ASHLEY, N.D. – James Schumacher was fishing at Lake Hoskins on Saturday, Aug. 27, with his good friend Todd Scherer — an old friend from Aberdeen, South Dakota. Little did they know that they were in the right place at the right time for the luckiest fishing story of both men’s lives.
Schumacher, 73, originally from Aberdeen, currently lives in Dade City, Florida. He left home Aug. 7 on a cross-country road trip to visit family and friends.
Last Saturday, Aug. 27, was the final stop of Schumacher’s trip. He, Scherer and another buddy were having a great day on Lake Hoskins just west of Ashley. The original plan was to fish until 3 p.m., but they were catching some nice perch and walleye so they continued for another hour.
Once they got back to shore, they cleaned the fish and started to load up. Scherer rounded a corner and noticed that Schumacher had collapsed and was laying on the ground near a picnic shelter.
“I thought maybe he tripped, you know, and hit his head,” Scherer said. “That’s kind of what I was thinking. When your buddy’s laying face down in the dirt, you kind of think ‘uh oh’ … So I just ran over that quick and hollered at him and shook him and there was no response. I rolled him over, and by that time our other buddy got there — his lips were blue.”
He and their other friend tried their best to get Schumacher to breathe, once the two men noticed a wagon coming through the park, heralding the arrival of a nearby wedding party.
Once the ceremony was over the party took a pontoon from the cabin and then hopped on a wagon that was intended to head to town.
The men shouted for help, asking if anyone knew CPR.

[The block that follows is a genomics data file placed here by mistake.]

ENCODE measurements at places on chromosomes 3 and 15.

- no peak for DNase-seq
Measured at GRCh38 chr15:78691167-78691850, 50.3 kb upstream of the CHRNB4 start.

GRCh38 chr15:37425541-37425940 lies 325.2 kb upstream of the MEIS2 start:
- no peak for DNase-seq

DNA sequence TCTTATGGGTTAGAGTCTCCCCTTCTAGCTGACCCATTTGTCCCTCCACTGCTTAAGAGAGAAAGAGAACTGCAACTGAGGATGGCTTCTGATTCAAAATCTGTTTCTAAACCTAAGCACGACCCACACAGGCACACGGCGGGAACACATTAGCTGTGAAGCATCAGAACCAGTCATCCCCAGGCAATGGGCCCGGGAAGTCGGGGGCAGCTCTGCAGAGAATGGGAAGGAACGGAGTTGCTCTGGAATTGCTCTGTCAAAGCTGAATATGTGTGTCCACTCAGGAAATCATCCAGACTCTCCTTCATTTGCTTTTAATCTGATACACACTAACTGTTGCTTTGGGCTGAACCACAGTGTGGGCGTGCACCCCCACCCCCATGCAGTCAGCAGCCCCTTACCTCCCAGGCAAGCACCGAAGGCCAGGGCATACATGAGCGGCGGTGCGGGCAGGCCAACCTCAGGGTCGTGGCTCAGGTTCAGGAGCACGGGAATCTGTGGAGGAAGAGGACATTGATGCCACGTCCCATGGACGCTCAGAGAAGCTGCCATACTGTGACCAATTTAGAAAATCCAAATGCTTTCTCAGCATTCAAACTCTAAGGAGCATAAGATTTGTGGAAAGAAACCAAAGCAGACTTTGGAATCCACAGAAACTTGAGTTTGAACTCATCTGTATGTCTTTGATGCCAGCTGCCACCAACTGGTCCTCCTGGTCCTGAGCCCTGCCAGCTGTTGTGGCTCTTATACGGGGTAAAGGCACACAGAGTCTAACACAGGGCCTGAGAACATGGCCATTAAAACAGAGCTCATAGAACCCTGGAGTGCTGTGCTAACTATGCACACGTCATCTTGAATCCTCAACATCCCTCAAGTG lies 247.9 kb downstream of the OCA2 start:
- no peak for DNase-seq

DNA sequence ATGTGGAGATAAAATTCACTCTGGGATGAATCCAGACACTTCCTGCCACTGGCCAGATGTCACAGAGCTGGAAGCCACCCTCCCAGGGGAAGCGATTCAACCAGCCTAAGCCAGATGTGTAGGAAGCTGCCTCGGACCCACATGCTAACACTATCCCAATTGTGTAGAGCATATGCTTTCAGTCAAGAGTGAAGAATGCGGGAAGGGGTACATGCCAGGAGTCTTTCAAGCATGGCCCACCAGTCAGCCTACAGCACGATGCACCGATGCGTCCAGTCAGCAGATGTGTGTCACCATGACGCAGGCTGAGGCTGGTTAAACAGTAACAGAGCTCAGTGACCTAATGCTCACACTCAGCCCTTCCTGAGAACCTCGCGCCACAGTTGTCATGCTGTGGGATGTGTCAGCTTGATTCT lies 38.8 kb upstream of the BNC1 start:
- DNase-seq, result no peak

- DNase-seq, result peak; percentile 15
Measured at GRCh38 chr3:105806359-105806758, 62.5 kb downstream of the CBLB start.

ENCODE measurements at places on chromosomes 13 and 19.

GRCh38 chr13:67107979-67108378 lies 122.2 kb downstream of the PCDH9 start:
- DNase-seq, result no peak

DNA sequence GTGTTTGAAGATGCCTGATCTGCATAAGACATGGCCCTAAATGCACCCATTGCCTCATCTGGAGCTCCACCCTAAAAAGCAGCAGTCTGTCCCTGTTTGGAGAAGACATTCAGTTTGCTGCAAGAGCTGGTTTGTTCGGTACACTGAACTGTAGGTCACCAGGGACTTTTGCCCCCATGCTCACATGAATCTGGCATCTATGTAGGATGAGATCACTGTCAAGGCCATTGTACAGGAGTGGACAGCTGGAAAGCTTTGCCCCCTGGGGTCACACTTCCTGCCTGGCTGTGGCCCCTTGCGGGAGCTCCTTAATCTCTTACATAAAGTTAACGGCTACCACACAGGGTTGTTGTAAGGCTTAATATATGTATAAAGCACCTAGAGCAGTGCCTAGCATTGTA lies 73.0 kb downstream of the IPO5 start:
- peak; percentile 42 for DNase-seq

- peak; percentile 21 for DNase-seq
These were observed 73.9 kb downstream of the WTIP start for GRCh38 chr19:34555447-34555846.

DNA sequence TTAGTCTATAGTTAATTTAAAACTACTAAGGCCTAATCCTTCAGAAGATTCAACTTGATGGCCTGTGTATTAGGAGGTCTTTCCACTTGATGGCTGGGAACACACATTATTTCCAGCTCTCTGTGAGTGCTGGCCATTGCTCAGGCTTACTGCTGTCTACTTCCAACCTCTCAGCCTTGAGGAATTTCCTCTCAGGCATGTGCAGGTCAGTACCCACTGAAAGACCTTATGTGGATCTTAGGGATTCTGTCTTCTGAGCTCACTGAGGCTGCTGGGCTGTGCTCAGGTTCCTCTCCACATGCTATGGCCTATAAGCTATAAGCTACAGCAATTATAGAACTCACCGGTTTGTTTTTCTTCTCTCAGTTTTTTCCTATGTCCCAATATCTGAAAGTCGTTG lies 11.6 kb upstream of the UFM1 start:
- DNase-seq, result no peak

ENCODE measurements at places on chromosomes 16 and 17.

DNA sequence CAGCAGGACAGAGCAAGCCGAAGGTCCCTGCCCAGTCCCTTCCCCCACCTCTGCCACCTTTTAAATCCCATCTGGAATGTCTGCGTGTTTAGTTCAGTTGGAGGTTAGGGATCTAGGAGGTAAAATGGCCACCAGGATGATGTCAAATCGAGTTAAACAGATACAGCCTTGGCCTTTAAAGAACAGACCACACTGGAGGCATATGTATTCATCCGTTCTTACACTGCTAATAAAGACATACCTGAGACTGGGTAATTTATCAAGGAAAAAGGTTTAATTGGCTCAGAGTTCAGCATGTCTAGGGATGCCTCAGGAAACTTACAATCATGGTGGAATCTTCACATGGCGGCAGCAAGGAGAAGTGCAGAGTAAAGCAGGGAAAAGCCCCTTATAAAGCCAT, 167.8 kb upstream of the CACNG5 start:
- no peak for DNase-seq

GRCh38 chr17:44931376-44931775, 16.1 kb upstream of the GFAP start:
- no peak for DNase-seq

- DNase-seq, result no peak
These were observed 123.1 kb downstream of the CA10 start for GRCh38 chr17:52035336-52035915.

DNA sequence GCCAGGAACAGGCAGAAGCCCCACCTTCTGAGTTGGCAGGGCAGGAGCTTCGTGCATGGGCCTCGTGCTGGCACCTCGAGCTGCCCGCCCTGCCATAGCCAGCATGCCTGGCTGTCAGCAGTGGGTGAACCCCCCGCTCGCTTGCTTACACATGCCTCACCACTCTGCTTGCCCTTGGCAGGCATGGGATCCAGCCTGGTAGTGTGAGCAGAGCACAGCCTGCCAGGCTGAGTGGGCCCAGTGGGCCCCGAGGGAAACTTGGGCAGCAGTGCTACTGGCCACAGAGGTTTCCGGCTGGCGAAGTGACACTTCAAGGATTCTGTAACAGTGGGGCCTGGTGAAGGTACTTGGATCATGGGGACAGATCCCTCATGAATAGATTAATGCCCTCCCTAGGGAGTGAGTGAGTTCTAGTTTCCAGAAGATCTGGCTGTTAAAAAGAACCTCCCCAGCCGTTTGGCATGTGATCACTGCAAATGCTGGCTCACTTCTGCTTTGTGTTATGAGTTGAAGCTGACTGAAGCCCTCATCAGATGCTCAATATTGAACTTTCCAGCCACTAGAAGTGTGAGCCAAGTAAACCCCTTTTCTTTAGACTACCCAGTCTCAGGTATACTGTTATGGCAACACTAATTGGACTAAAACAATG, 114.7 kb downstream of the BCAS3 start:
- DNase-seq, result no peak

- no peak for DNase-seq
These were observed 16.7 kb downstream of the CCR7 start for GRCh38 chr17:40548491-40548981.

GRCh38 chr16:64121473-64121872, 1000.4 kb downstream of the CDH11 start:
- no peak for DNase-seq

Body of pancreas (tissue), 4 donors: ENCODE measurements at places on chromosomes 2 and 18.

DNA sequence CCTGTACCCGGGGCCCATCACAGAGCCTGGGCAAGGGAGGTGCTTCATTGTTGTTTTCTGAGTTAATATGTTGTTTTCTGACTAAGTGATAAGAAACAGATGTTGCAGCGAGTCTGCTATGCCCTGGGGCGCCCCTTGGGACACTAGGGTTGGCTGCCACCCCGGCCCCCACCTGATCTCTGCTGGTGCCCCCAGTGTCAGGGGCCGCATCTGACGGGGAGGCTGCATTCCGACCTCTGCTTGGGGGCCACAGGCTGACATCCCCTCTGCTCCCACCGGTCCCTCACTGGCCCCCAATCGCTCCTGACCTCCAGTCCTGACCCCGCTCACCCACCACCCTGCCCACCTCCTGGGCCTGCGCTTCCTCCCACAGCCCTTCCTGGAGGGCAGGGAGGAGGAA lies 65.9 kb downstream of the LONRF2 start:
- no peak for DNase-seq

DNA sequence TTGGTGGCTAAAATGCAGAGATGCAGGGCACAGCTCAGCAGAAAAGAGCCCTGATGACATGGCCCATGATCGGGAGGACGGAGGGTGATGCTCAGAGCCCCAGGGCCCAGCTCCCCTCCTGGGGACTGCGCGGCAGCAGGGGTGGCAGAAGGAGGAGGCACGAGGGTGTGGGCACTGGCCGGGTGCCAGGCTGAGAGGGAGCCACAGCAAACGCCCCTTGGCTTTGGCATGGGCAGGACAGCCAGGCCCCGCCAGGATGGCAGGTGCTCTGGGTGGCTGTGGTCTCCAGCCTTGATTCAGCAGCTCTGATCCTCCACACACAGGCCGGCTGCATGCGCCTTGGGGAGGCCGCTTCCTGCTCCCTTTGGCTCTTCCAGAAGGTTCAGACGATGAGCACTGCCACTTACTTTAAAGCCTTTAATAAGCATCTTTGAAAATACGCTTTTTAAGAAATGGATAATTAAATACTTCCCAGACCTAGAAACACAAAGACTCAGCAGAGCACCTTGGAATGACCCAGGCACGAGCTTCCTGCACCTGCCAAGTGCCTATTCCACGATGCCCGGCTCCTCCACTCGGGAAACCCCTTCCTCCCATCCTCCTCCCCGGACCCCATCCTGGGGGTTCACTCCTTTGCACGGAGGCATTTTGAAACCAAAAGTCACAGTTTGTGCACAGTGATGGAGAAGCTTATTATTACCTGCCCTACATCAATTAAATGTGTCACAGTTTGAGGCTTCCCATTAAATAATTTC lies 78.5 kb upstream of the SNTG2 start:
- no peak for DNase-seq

That’s when one of the members of the wedding party intervened. Travis Wolters of Jamestown came to the rescue. Wolters, an 11-year U.S. Army veteran, had taken extensive CPR courses during his Army training.
Travis Wolters poses with his wife, Megan. Wolters, who is from Jamestown, saved James Schumacher with CPR. Wolters said Schumacher likely had a heart attack.
Contributed / Travis Wolters
“When I got there, I noticed that he was unresponsive and clearly wasn’t breathing on his own,” Wolters said. “So I checked his pulse, which was really low and irregular. At that point, I began to give him CPR, chest compressions and rescue breaths. While I was giving him CPR, I noticed that he had a long scar on his sternum indicating he had open heart surgery at one point. So I kind of just kind of pieced everything together, that it was more than likely a heart attack.”
After 15 minutes of chest compressions, Schumacher started to breathe on his own but was still unconscious.
“One of the biggest things that I kind of take away from it is CPR or first aid isn’t really something that a lot of people have knowledge of in the civilian world,” Wolters said. “Even the individuals that do take it, it’s a very small percentage of those people that take that training and actually use it in a real life situation.
“I’ve taken that course multiple times, like I said, doing that Combat Lifesaver Course in the Army – you do all the training and you always kind of have that thought in the back of your head,” he said “… I’ve trained for it and practiced it on a dummy how many times, but how effective would it really be in a real life situation? So it’s kind of cool to be able to see all that stuff work in a real-life scenario and have the best ending possible come out of it.”
Cori Randall, a nurse practitioner in Mcintosh County, also participated in the life-saving effort. An ambulance was called, and then Flight for Life was called to take Schumacher to Bismarck.
Deputy Victor Fischer, who was an usher at the wedding, stayed with Schumacher until the plane arrived.
Scherer said a lot of things fell into place that day.
“Like I said, 20 minutes earlier, we’d have been out in the boat,” Scherer said. “We didn’t even have cellphone service there. So you know what would have happened? Another half an hour later, from here, he would have been heading back to Florida. He would have been 20 minutes down the road. What would happen then? That’s just one of them things … I mean, if it was gonna happen, it couldn’t have been a better time. And then you know, the wedding party. There were two people that knew what they were doing.
“This whole thing kind of brings things into perspective, you know? Here today, gone tomorrow… Don’t take things for granted anymore,” he said.
“It’s just kind of a luck of the draw that we just happen to be passing by that point,” Wolters said.